Microsoft: From "Software Giant" to "AI Empire" Microsoft, founded by Bill Gates and Paul Allen in 1975, has long been known as the "Software Giant" due to its dominance in the software industry. However, in recent years, the company has undergone a significant transformation and is now positioning itself as an "AI Empire". With the rise of artificial intelligence (AI) technology, Microsoft has been actively investing in and developing AI capabilities. The company has made significant progress in areas such as machine learning, natural language processing, and computer vision, enabling it to provide advanced AI solutions to various industries. One of Microsoft's key AI initiatives is its Azure cloud platform, which offers a wide range of AI services and tools. These include Azure Machine Learning, Azure Cognitive Services, and Azure Bot Service, among others. These services enable developers and businesses to easily incorporate AI capabilities into their applications and processes. In addition to its cloud platform, Microsoft has also been focusing on developing AI-powered products and services. For example, the company's virtual assistant, Cortana, utilizes AI technology to provide personalized assistance to users. Microsoft's AI research division, Microsoft Research, is also at the forefront of AI innovation, conducting cutting-edge research in areas such as deep learning and reinforcement learning. Furthermore, Microsoft has been actively collaborating with other companies and organizations to promote the development and adoption of AI. The company has formed partnerships with leading AI research institutions, such as OpenAI and the Allen Institute for Artificial Intelligence, to advance the field of AI and address its ethical implications. Through these efforts, Microsoft is not only expanding its influence in the AI industry but also transforming itself into an "AI Empire". The company's vision is to empower individuals and organizations with AI technology, enabling them to achieve more and drive innovation in the digital age. In conclusion, Microsoft's journey from being a "Software Giant" to an "AI Empire" reflects its commitment to embracing and harnessing the power of AI. With its extensive AI capabilities and strategic partnerships, Microsoft is well-positioned to lead the way in the AI revolution and shape the future of technology.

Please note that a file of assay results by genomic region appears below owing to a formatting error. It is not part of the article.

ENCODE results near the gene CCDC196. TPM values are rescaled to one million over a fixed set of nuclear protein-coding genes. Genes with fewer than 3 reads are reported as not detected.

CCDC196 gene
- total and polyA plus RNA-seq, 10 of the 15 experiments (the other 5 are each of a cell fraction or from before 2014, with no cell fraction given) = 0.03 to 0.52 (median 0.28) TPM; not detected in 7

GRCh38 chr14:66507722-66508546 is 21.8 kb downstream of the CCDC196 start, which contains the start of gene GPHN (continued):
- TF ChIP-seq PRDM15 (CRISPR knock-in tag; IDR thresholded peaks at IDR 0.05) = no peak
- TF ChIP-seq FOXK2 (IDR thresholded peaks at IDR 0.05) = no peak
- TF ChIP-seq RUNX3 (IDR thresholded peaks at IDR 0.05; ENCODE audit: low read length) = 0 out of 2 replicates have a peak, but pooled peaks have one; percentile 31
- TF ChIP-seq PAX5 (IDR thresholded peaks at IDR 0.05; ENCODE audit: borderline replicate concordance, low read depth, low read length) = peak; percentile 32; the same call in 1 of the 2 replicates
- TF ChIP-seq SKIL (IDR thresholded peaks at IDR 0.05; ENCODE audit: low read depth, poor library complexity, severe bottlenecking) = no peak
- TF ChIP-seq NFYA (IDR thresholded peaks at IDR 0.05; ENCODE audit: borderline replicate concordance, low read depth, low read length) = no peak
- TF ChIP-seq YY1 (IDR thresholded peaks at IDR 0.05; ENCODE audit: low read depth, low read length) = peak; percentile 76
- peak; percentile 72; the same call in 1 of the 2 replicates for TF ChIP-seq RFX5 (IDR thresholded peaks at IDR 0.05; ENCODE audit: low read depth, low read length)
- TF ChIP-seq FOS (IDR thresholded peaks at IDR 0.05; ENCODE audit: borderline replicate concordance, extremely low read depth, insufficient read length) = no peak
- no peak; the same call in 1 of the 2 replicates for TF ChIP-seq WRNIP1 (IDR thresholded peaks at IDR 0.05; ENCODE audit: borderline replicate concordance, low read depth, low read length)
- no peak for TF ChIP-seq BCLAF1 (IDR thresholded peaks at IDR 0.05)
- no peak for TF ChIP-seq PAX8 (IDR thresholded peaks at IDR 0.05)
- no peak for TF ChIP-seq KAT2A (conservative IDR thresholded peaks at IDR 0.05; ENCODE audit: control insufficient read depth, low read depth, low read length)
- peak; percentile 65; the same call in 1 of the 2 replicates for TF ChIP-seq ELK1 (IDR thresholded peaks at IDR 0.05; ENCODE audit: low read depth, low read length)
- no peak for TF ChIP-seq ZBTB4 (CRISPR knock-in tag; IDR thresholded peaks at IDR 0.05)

Microsoft's strategy at Ignite 2023 clearly indicates its focus on leading the AI revolution and leveraging its platform heritage to innovate in both hardware and software, in order to maintain its industry leadership.
Since 2009, Microsoft has been developing AI models and investing in OpenAI in 2019, gradually becoming a giant in the AI era.
For Microsoft and its ecosystem, this year's Ignite conference can be described as dazzling. Microsoft announced over 100 new products and features centered around AI in various aspects such as cloud computing infrastructure, Model as a Service (MaaS), data platforms, and the Copilot AI assistant, showcasing an end-to-end AI vision.
However, there is one detail that should be noted: traditionally, Microsoft's Ignite conference has mainly focused on infrastructure and operations, while the Build conference is primarily for developers.
But in this year's Ignite conference, AI content for developers and machine learning engineers took center stage.
This means that this conference is not only about developers and IT professionals, but also a groundbreaking moment for the entire Microsoft ecosystem.
In the keynote speech, Microsoft CEO Satya Nadella explicitly stated that Microsoft aspires to be a significant force in the AI ecosystem. From developing their own AI acceleration chips to launching the Copilot marketplace, Microsoft has set a long-term strategy for artificial intelligence.
Overall, Microsoft's strategy at Ignite 2023 clearly indicates its focus on leading the AI revolution, leveraging its platform heritage to innovate in hardware and software, and maintain its industry leadership.
Azure → New AI Operating System Copilot → New Applications
Microsoft is trying to replicate its glory in the era of software operating systems.
In terms of building system platforms, Microsoft indeed has rich experience: from the early Windows platform, development of OLE and COM, to the early 2000s when Microsoft .NET and Visual Studio drove the development of web services, and the successful launch of the Azure platform in the past decade.
Now, Microsoft hopes to recreate this miracle through artificial intelligence, creating a thriving ecosystem that brings together developers, independent software vendors (ISVs), system integrators, enterprises, and consumers.